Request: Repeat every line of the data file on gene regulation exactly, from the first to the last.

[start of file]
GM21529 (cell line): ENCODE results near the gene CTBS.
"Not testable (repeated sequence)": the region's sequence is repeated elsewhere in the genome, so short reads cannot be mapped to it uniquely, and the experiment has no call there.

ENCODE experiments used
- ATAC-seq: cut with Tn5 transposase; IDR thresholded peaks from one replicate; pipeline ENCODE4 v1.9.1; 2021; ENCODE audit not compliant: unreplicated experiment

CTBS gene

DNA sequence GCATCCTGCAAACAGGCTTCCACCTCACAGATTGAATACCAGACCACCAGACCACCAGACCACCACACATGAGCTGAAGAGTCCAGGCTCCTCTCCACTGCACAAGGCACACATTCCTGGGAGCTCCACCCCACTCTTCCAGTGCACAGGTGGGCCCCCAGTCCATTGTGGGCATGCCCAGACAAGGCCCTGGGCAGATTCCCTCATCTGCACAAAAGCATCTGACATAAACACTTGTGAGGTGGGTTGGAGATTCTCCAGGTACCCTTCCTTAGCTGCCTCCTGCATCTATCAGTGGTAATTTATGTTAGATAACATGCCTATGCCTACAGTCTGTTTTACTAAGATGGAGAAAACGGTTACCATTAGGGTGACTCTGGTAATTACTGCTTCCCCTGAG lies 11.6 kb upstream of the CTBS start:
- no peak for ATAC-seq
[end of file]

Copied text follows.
GM21529 (cell line): ENCODE results near the gene CTBS.
"Not testable (repeated sequence)": the region's sequence is repeated elsewhere in the genome, so short reads cannot be mapped to it uniquely, and the experiment has no call there.

ENCODE experiments used
- ATAC-seq: cut with Tn5 transposase; IDR thresholded peaks from one replicate; pipeline ENCODE4 v1.9.1; 2021; ENCODE audit not compliant: unreplicated experiment

CTBS gene

DNA sequence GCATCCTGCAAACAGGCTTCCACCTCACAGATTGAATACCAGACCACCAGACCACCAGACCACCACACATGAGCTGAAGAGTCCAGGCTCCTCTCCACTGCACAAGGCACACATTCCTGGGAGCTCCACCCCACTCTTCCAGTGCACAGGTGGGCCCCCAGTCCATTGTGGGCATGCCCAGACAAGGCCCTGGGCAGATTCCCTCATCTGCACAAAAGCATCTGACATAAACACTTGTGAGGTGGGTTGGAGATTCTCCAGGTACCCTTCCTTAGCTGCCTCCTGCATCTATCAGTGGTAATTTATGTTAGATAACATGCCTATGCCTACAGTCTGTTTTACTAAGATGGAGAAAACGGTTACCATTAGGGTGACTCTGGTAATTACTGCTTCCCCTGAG lies 11.6 kb upstream of the CTBS start:
- no peak for ATAC-seq